|National Board of Review||Top Ten Films|
|Palm Springs International Film Festival||Chairman's Award||George Clooney (Also for The Descendants)||Won|
|Producers Guild of America Award||Outstanding Producer of Theatrical Motion Pictures||George Clooney, Grant Heslov, Brian Oliver||Nominated|
|World Soundtrack Awards 2012||Best Score of the Year||Alexandre Desplat||Nominated|
|Best Soundtrack Composer of the Year||Alexandre Desplat||Nominated|
See also 
- "'The Ides of March' (15)". British Board of Film Classification. 2011-09-12. Retrieved 2011-09-12.
- Kaufman, Amy (October 6, 2011). "Movie Projector: 'Real Steel' to crush 'Ides of March'". Los Angeles Times. Retrieved October 7, 2011.
- "The Ides of March (2011)". Box Office Mojo. Amazon.com. Retrieved May 15, 2012.
- "The Ides of March". The-Numbers.com. Retrieved November 29, 2011.
- "TIFF 2011: U2, Brad Pitt, George Clooney Films Featured At 2011 Toronto International Film Festival". The Huffington Post. The Canadian Press. July 26, 2011. Retrieved August 25, 2011.
- Evans, Ian (2011). "Ides of March premiere photos". DigitalHit.com. Retrieved 2012-03-20
- Fischer, Russ (November 2, 2010). "Sony Picks up George Clooney's 'The Ides of March' For December 2011 Release". /Film. Archived from the original on September 18, 2011. Retrieved March 2, 2011.
- "The Ides of March (2011)". All Media Guide (The New York Times Company). Retrieved July 28, 2011.
- McNary, Dave (October 27, 2010). "Clooney to direct Gosling in 'Ides of March'". Variety (Reed Business Information). Archived from the original on September 18, 2011. Retrieved March 1, 2011.
- "George Clooney films at Xavier". WCPO-TV. E. W. Scripps Company. February 28, 2011. Archived from the original on September 18, 2011. Retrieved March 6, 2011.
- Kiesewetter, John (February 28, 2011). "Clooney team films 'Ides' at fast pace". The Cincinnati Enquirer. Gannett Company. Archived from the original on September 18, 2011. Retrieved March 2, 2011.
- "Movie extras needed for George Clooney film in Ann Arbor". WXYZ-TV. February 15, 2011. Archived from the original on September 18, 2011. Retrieved September 18, 2011.
- "'Ides' credits forget to thank Cincinnati". The Cincinnati Enquirer. October 7, 2011. Retrieved October 15, 2011.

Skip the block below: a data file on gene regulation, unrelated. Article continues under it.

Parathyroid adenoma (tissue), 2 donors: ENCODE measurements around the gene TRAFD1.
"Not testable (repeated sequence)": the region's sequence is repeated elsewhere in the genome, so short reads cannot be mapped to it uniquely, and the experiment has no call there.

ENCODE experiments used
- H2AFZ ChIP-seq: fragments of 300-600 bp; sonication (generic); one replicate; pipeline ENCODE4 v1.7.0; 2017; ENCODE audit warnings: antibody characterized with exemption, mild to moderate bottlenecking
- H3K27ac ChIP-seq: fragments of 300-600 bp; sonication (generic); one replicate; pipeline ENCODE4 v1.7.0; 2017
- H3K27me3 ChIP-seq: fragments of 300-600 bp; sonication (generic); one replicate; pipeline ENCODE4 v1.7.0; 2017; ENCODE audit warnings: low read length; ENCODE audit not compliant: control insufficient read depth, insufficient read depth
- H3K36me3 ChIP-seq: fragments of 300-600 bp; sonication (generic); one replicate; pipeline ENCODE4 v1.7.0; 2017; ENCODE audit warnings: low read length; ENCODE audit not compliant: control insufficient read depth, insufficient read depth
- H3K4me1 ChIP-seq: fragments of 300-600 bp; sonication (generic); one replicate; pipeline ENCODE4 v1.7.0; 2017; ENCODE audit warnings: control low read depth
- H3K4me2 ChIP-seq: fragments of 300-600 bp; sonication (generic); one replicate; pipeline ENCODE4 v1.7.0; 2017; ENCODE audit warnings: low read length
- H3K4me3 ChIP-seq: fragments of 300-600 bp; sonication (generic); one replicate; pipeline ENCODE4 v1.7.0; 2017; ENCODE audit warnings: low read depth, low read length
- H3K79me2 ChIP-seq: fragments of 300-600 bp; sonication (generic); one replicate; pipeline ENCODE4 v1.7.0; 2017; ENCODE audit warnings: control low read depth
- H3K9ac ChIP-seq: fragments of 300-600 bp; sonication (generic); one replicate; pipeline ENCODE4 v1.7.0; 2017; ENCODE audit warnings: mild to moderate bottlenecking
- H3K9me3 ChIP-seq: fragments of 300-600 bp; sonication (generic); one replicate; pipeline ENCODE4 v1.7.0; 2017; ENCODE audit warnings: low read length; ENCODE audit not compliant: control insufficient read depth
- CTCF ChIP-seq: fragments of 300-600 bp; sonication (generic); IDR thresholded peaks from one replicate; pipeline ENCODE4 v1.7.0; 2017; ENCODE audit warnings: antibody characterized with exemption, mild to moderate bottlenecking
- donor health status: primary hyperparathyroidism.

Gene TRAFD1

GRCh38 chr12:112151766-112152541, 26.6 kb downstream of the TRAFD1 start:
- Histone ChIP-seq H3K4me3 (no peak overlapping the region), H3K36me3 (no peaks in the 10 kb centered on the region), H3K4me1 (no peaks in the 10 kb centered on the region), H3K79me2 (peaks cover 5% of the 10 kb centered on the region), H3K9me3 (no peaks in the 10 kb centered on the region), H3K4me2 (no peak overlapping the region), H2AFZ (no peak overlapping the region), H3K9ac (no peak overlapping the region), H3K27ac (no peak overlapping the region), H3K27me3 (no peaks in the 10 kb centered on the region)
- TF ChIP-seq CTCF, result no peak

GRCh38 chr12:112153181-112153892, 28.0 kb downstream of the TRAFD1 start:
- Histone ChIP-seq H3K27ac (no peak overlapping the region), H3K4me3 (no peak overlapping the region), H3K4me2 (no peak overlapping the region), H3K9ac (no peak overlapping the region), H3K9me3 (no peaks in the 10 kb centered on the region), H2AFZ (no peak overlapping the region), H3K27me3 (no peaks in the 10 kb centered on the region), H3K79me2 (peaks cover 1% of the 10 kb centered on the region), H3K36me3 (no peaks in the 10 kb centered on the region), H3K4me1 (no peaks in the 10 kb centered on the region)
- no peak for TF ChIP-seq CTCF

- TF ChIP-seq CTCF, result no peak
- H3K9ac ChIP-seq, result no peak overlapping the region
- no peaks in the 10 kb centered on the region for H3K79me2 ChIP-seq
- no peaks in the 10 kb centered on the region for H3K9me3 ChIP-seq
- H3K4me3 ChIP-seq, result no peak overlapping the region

- Vivarelli, Nick (June 22, 2011). "Venice confirms 'Ides' as opener". Variety (Reed Business Information). Archived from the original on September 18, 2011. Retrieved June 22, 2011.
- McClintock, Pamela (March 3, 2011). "Sony Sets Release Date for George Clooney's 'The Ides of March'". The Hollywood Reporter (Prometheus Global Media). Archived from the original on September 18, 2011. Retrieved April 11, 2011.
- "The Ides of March". Rotten Tomatoes. Flixster. Retrieved October 30, 2011.
- "The Ides of March Reviews, Ratings, Credits". Metacritic. CBS Interactive. Retrieved October 7, 2011.
- Kaufman, Amy (October 9, 2011). "Box Office: 'Real Steel' KOs competition, including George Clooney". Los Angeles Times. Retrieved October 9, 2011.
- Murray, Noel (2011-10-06). "The Ides Of March | Film | Movie Review". The A.V. Club. Retrieved 2012-11-27.
- Edelstein, David (2011-10-02). "David Edelstein on ‘The Ides of March’ and ‘The Human Centipede 2’ - New York Magazine Movie Review". Nymag.com. Retrieved 2012-11-27.
- Scott, A. O. (October 6, 2011). "Estranged Bedfellows". The New York Times. Retrieved October 7, 2011.
- "17th Annual Critics’ Choice Movie Awards (2012) – Best Picture: The Artist". Criticschoice.com. December 13, 2011. Retrieved December 16, 2012.
- "Casting Society of America Announces Artios Awards Nominees". The Hollywood Reporter. =Prometheus Global Media. August 20, 2012. Retrieved December 9, 2012. Unknown parameter
- Tapley, Kristopher (January 2, 2012). "'Tree of Life' leads the way with Central Ohio critics nominations". HitFix. Retrieved December 9, 2012.
- "Central Ohio Film Critics Association (COFCA) - 2011 Awards". cofca.org. Retrieved December 9, 2012.
- Lyman, Eric J. (April 12, 2012). "Marco Tulio Giordana Drama Earns 16 Nominations for Italy's Top Film Honors". The Hollywood Reporter. Prometheus Global Media. Retrieved December 9, 2012.
- "Brian Award at Venice Film Festival 2011". Union of Rationalist Atheists and Agnostics (in Italian). September 9, 2011. Archived from the original on September 18, 2011. Retrieved September 18, 2011.
- "AACTA International Award Nominees". Australian Academy of Cinema and Television Arts (AACTA). January 15, 2012. Retrieved January 15, 2012.
- Time. December 15, 2011 http://entertainment.time.com/2011/12/15/the-artist-leads-2011-golden-globe-nominations-with-six-bids/?iid=ent-category-mostpop1
|url=missing title (help).
- "2011 Hollywood Film Awards Honorees". Yahoo! Movies. October 7, 2011. Retrieved October 25, 2011.
- Corliss, Richard (December 1, 2011). "Year-End Awards: National Board of Review Says 'We Go with Hugo'". Time.com. Retrieved December 12, 2011.
- Pond, Steve (November 18, 2012). "Clooney gets Palm Springs film festival Chairman's award". Reuters. Retrieved December 16, 2012.
- "PGA ANNOUNCES THEATRICAL MOTION PICTURE AND LONG-FORM TELEVISION NOMINATIONS FOR 2012 PGA AWARDS". producersguild.org. January 3, 2011. Retrieved January 5, 2011.
- "World Soundtrack Awards". worldsoundtrackacademy.com. Retrieved 2012-12-12.